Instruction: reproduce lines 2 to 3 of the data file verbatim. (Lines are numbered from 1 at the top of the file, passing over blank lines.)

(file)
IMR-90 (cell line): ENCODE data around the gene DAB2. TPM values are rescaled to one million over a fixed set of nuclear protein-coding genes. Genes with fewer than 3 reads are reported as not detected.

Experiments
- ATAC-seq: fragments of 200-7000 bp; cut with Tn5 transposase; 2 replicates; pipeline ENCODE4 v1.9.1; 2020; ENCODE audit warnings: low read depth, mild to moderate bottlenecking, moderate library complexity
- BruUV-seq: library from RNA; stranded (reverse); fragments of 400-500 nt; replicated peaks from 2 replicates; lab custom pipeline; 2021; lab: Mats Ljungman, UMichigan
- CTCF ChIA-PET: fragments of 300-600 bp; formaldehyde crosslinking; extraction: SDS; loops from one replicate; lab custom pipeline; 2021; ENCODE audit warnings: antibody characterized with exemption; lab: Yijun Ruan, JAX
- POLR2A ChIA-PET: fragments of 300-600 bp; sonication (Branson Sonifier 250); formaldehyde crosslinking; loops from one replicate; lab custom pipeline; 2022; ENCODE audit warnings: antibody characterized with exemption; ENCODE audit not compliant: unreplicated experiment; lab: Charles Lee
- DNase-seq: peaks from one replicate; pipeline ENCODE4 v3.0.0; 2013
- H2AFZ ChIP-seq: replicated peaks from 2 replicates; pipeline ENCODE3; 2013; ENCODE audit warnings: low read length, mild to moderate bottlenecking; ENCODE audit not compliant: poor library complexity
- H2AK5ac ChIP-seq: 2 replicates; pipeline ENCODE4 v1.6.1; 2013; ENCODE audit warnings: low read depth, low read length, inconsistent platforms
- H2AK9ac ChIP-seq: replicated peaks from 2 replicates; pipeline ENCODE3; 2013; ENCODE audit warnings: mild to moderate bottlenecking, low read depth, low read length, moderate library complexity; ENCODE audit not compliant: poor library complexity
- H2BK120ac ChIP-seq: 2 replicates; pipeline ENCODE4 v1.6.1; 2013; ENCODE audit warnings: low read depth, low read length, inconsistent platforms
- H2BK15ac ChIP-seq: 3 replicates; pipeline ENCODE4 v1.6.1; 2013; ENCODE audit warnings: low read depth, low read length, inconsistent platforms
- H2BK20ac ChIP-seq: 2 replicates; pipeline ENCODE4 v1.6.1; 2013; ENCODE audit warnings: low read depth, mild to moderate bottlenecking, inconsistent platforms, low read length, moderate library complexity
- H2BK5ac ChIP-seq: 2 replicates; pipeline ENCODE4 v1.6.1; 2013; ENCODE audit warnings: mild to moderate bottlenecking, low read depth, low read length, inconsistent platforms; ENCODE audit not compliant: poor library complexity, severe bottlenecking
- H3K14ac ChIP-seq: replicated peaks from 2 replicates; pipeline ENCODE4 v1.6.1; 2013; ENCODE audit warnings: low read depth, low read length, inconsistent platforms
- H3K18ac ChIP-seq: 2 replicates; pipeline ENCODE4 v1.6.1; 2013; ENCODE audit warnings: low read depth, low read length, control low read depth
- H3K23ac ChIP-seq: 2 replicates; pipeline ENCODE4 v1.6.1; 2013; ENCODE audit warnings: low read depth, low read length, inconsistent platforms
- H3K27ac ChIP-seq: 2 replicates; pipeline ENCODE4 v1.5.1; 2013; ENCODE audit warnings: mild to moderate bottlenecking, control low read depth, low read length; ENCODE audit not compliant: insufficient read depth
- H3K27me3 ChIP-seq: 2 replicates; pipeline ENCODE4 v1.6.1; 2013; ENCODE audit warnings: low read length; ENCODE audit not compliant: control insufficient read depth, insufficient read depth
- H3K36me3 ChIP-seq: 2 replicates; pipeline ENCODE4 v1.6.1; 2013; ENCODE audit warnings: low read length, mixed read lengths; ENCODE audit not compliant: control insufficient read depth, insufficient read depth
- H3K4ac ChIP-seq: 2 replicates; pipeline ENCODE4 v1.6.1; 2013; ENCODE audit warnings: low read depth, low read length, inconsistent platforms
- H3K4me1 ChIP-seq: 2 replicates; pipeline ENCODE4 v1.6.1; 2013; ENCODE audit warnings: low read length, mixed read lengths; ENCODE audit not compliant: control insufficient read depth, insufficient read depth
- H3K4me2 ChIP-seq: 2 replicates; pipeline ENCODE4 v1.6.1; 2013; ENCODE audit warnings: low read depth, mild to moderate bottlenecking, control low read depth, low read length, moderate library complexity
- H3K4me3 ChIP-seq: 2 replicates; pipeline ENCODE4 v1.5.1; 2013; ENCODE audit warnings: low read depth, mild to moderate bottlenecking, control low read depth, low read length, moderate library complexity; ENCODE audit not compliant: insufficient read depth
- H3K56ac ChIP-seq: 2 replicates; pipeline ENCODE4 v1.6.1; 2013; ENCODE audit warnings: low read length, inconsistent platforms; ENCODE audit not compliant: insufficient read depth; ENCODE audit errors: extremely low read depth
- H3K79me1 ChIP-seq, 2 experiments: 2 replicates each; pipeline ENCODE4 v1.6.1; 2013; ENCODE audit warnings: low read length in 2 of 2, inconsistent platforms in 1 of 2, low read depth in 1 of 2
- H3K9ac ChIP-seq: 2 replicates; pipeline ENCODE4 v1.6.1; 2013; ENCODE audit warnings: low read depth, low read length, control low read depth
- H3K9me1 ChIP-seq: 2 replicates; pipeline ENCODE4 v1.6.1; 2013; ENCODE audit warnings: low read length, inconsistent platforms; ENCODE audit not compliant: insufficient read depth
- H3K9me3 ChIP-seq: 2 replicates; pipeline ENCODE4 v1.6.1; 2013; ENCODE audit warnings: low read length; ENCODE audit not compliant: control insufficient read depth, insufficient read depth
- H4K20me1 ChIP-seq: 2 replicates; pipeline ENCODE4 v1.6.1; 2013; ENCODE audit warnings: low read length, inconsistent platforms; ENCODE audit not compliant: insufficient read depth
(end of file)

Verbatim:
Experiments
- ATAC-seq: fragments of 200-7000 bp; cut with Tn5 transposase; 2 replicates; pipeline ENCODE4 v1.9.1; 2020; ENCODE audit warnings: low read depth, mild to moderate bottlenecking, moderate library complexity